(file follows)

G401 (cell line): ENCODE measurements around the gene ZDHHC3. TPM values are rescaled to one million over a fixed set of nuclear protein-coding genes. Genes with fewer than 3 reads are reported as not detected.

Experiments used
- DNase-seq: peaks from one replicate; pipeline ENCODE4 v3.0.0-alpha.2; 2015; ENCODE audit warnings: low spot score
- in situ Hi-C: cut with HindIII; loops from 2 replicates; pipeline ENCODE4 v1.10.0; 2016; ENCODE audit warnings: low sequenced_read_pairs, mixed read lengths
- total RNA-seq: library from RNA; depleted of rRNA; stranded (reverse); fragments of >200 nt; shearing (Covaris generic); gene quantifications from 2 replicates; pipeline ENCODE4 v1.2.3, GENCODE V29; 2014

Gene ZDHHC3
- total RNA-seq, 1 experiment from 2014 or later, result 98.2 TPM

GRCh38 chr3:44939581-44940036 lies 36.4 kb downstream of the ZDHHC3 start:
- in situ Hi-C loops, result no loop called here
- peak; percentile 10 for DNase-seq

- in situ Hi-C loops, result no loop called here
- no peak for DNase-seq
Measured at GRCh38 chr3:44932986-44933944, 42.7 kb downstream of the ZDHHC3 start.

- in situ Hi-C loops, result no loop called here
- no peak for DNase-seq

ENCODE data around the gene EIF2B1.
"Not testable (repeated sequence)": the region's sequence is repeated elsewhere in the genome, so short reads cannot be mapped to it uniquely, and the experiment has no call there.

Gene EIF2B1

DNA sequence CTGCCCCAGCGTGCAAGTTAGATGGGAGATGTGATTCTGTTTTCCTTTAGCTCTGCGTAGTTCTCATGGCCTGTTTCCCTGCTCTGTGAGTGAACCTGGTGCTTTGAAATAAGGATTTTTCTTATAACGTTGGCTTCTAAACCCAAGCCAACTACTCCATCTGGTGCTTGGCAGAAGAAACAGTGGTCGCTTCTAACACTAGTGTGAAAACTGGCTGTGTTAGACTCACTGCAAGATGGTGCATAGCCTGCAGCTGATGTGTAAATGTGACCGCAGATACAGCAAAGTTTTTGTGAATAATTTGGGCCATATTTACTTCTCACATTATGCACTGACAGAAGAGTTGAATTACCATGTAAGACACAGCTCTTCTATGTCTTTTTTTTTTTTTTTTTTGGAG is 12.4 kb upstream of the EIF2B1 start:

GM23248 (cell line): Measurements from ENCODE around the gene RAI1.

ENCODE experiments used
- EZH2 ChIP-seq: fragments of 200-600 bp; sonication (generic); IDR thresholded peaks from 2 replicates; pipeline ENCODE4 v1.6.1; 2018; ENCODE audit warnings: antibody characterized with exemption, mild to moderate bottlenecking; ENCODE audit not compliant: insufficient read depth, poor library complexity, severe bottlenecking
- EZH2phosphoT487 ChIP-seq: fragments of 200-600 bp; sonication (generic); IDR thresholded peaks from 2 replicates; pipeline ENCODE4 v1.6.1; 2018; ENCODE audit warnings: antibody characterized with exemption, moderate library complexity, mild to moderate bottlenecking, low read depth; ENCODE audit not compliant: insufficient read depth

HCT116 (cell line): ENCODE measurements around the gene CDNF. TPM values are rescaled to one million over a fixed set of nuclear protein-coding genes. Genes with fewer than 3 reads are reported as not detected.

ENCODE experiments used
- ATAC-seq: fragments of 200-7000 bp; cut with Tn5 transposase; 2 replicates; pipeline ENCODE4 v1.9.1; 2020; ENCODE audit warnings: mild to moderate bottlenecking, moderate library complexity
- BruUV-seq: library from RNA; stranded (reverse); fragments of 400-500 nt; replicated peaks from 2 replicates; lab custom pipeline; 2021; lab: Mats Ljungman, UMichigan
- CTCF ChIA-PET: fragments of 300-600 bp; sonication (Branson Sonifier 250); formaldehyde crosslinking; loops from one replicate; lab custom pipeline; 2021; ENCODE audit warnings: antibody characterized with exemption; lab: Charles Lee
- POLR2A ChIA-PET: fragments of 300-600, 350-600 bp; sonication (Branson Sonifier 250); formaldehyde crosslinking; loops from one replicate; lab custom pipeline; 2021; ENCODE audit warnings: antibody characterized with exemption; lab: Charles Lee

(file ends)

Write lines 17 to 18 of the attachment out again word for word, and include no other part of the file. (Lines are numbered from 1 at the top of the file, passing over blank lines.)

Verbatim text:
"Not testable (repeated sequence)": the region's sequence is repeated elsewhere in the genome, so short reads cannot be mapped to it uniquely, and the experiment has no call there.

Gene EIF2B1